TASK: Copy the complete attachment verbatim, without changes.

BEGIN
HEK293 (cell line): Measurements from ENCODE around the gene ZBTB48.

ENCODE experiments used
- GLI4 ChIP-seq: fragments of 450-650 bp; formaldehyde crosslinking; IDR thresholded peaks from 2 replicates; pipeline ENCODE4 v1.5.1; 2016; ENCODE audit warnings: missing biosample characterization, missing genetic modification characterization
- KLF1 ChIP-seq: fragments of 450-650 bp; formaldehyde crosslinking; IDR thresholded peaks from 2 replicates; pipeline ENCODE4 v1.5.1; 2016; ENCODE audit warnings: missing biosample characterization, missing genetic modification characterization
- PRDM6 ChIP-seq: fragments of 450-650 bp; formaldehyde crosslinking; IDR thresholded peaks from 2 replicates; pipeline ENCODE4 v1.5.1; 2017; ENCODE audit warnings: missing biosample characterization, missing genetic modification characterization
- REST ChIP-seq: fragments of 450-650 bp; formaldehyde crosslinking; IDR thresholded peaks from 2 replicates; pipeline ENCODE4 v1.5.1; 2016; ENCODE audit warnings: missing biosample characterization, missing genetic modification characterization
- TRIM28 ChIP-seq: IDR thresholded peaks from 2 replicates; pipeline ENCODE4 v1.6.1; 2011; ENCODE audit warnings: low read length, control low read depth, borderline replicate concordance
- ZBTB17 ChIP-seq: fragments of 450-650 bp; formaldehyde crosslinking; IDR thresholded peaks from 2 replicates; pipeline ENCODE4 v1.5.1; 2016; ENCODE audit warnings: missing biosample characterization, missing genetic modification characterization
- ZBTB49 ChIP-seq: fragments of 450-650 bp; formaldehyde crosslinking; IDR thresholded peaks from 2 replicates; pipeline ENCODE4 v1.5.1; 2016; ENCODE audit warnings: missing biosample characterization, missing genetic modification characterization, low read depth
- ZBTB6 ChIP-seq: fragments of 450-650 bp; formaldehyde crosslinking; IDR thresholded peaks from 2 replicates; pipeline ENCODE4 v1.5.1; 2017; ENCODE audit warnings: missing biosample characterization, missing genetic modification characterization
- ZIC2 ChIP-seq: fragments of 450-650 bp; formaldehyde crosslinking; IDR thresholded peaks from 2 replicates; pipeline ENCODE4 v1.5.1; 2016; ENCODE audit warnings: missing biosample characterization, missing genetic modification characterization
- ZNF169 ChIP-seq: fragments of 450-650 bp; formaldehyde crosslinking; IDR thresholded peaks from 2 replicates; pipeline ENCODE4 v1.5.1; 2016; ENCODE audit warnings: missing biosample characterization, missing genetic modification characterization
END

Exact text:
HEK293 (cell line): Measurements from ENCODE around the gene ZBTB48.

ENCODE experiments used
- GLI4 ChIP-seq: fragments of 450-650 bp; formaldehyde crosslinking; IDR thresholded peaks from 2 replicates; pipeline ENCODE4 v1.5.1; 2016; ENCODE audit warnings: missing biosample characterization, missing genetic modification characterization
- KLF1 ChIP-seq: fragments of 450-650 bp; formaldehyde crosslinking; IDR thresholded peaks from 2 replicates; pipeline ENCODE4 v1.5.1; 2016; ENCODE audit warnings: missing biosample characterization, missing genetic modification characterization
- PRDM6 ChIP-seq: fragments of 450-650 bp; formaldehyde crosslinking; IDR thresholded peaks from 2 replicates; pipeline ENCODE4 v1.5.1; 2017; ENCODE audit warnings: missing biosample characterization, missing genetic modification characterization
- REST ChIP-seq: fragments of 450-650 bp; formaldehyde crosslinking; IDR thresholded peaks from 2 replicates; pipeline ENCODE4 v1.5.1; 2016; ENCODE audit warnings: missing biosample characterization, missing genetic modification characterization
- TRIM28 ChIP-seq: IDR thresholded peaks from 2 replicates; pipeline ENCODE4 v1.6.1; 2011; ENCODE audit warnings: low read length, control low read depth, borderline replicate concordance
- ZBTB17 ChIP-seq: fragments of 450-650 bp; formaldehyde crosslinking; IDR thresholded peaks from 2 replicates; pipeline ENCODE4 v1.5.1; 2016; ENCODE audit warnings: missing biosample characterization, missing genetic modification characterization
- ZBTB49 ChIP-seq: fragments of 450-650 bp; formaldehyde crosslinking; IDR thresholded peaks from 2 replicates; pipeline ENCODE4 v1.5.1; 2016; ENCODE audit warnings: missing biosample characterization, missing genetic modification characterization, low read depth
- ZBTB6 ChIP-seq: fragments of 450-650 bp; formaldehyde crosslinking; IDR thresholded peaks from 2 replicates; pipeline ENCODE4 v1.5.1; 2017; ENCODE audit warnings: missing biosample characterization, missing genetic modification characterization
- ZIC2 ChIP-seq: fragments of 450-650 bp; formaldehyde crosslinking; IDR thresholded peaks from 2 replicates; pipeline ENCODE4 v1.5.1; 2016; ENCODE audit warnings: missing biosample characterization, missing genetic modification characterization
- ZNF169 ChIP-seq: fragments of 450-650 bp; formaldehyde crosslinking; IDR thresholded peaks from 2 replicates; pipeline ENCODE4 v1.5.1; 2016; ENCODE audit warnings: missing biosample characterization, missing genetic modification characterization